Email
Password
Remember meForgot password?
    Log in with Twitter

article imageTardigrades may have survived crash of Israel's lunar spacecraft

By Karen Graham     Aug 6, 2019 in Science
Israel’s attempt to become the first country to land a private spacecraft on the Moon ended in failure on Thursday, April 11, 2019. However, the chances of finding life on the lunar surface has ratcheted up, owing to its cargo of "water bears."
The Israeli Beresheet probe was meant to be the first private lander to touch down on the Moon. Watching the live video stream from mission control in Israel on April 11, it was nip-and-tuck shortly after Beresheet began its descent to the moon's surface about 3 p.m. ET, even though everything had looked good at the beginning of the broadcast.
The lander's main engine, working along in an autonomous mode to set the vessel down softly suddenly went dead about 15 kilometers (9 miles) above the surface. After working to reset the engine, mission control confirmed just minutes later that it had lost contact.
The probe's main mission was to measure the Moon's magnetic field. This information was important to scientists because, at one time, the Moon's core was extremely hot, and this led to some surface rocks becoming magnetized.
Israel's first lunar mission
Israel's first lunar mission
, AFP
The all-important payload on Beersheet
However, the Guardian notes that beyond all the technology that was lost in the crash of Beersheet onto the lunar surface, there is the lunar probe's unusual cargo to consider. Half a world away, in Los Angeles, California, Nova Spivack was also watching the live feed of the Beersheet landing.
Spivack is the founder of the Arch Mission Foundation, a nonprofit whose goal is to create “a backup of planet Earth." And he had a lot riding on the mission.
In February, the Times of Israel reported the Beresheet lander would be carrying "a Hebrew Bible inscribed with nanotechnology on a small metal circle the size of a five shekel coin, and a time capsule with Israel’s Declaration of Independence and national anthem, the memories of a Holocaust survivor, children’s drawings of space and the Moon, the Traveler’s Prayer and a note from the late former president Shimon Peres."
Don’t stop believing! We came close but unfortunately didn’t succeed with the landing process.
S...
Don’t stop believing! We came close but unfortunately didn’t succeed with the landing process. Selfie taken by Beresheet as it was coming in for a landing.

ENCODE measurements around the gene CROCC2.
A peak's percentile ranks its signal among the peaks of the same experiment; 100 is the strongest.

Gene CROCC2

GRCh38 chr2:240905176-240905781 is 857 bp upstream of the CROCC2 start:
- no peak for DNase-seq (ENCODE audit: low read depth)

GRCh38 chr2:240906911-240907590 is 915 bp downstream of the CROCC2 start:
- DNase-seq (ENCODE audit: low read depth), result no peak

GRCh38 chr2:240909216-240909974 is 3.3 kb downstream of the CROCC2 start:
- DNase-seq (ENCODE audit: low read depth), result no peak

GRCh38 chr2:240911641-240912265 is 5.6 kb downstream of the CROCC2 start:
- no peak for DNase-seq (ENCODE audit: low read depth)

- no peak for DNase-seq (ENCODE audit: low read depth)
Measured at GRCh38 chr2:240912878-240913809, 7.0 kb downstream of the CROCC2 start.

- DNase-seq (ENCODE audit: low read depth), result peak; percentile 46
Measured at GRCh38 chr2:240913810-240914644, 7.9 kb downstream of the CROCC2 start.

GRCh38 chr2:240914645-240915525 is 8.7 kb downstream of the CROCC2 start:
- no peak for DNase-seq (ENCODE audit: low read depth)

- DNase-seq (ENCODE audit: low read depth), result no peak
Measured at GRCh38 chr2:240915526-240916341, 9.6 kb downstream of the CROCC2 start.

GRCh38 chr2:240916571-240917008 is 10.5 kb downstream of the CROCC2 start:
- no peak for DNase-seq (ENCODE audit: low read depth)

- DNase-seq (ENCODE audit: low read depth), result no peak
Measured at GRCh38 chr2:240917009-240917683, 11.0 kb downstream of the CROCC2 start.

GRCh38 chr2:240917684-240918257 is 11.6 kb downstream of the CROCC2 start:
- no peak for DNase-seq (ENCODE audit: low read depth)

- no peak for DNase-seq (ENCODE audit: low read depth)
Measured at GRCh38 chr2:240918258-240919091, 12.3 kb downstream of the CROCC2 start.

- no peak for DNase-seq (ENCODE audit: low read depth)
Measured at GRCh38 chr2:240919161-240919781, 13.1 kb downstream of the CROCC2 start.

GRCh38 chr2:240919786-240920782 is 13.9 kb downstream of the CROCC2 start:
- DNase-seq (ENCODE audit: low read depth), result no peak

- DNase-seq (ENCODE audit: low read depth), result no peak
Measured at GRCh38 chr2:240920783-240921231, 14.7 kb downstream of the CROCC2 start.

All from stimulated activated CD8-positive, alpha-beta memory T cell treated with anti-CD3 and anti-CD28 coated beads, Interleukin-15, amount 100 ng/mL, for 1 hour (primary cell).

TeamSpaceIL
Besides the list of articles described by the Times of Israel, the spacecraft was carrying the foundation’s first lunar library, a DVD-sized archive containing 30 million pages of information, human DNA samples and thousands of dehydrated tardigrades — microscopic “water bears” that can survive pretty much any environment, including space.
Did the tardigrades survive the crash?
“Our payload may be the only surviving thing from that mission,” Nova Spivack, the organization’s founder, told Wired magazine.
Spivack, after consulting with the foundation's advisors, is quite confident, based on the spacecraft’s trajectory and the composition of the lunar library, that library — that the DVD-sized disc — may have survived.
“For the first 24 hours we were just in shock,” Spivack says. “We sort of expected that it would be successful. We knew there were risks but we didn’t think the risks were that significant.”
Tardigrades (Milnesium tardigradum) were first discovered in the 18th century by the German zoologist and pastor Johann August Ephraim Goeze. They are microscopic in size and affectionately known as "water bears," and can live in any environment, including scorching deserts, mountain tops and even sub-glacial lakes in Antarctica.
As CNET notes, scientists have succeeded in bringing tardigrades back to life after a 30-year deep freeze. As "extremophiles," tardigrades can shut down their metabolism and survive in hostile conditions for long periods.
Tardigrade found in Cleveland  Ohio  in one of the gutters on a house in 2015.
Tardigrade found in Cleveland, Ohio, in one of the gutters on a house in 2015.
Dmitry Brant
Are the water bears living on the Moon?
Because the Moon is considered lifeless, Nasa’s office of planetary protection does not get too excited if missions spill Earthly organisms on its surface. But that could all change if the world's nations come up with a global agenda for the Moon. The Apollo astronauts left 96 bags of human waste on the lunar surface, and one of these days, someone is going to have to clean it up.
As for the tardigrades, Philippe Reekie, an astrobiologist and Ph.D. student at the University of Edinburgh says it is very possible the dehydrated tardigrades survived the crash. “I would imagine they would survive for some time,” he said. “The main problem with the moon is the vacuum and the high radiation, but tardigrades are proven to survive those conditions.”
Reekie says we must keep in mind that if the tardigrades were in an active state, they likely would have died in the crash. “In their normal state, you can kill them quite easily,” he said. “We accidentally killed loads by accident because we subjected them to the extreme cold too fast.”
Lukasz Kaczmarek, a tardigrade expert, and an astrobiologist at the Adam Mickiewicz University in Poznań offers another opinion, though. He thinks they survived the crash to the lunar surface. “Tardigrades can survive pressures that are comparable to those created when asteroids strike Earth, so a small crash like this is nothing to them,” he said. "The animals could potentially survive on the moon for years," he added.
More about Israel, SpaceIL, Tardigrades, Human dna, Beersheet lunar probe
 
Latest News
Top News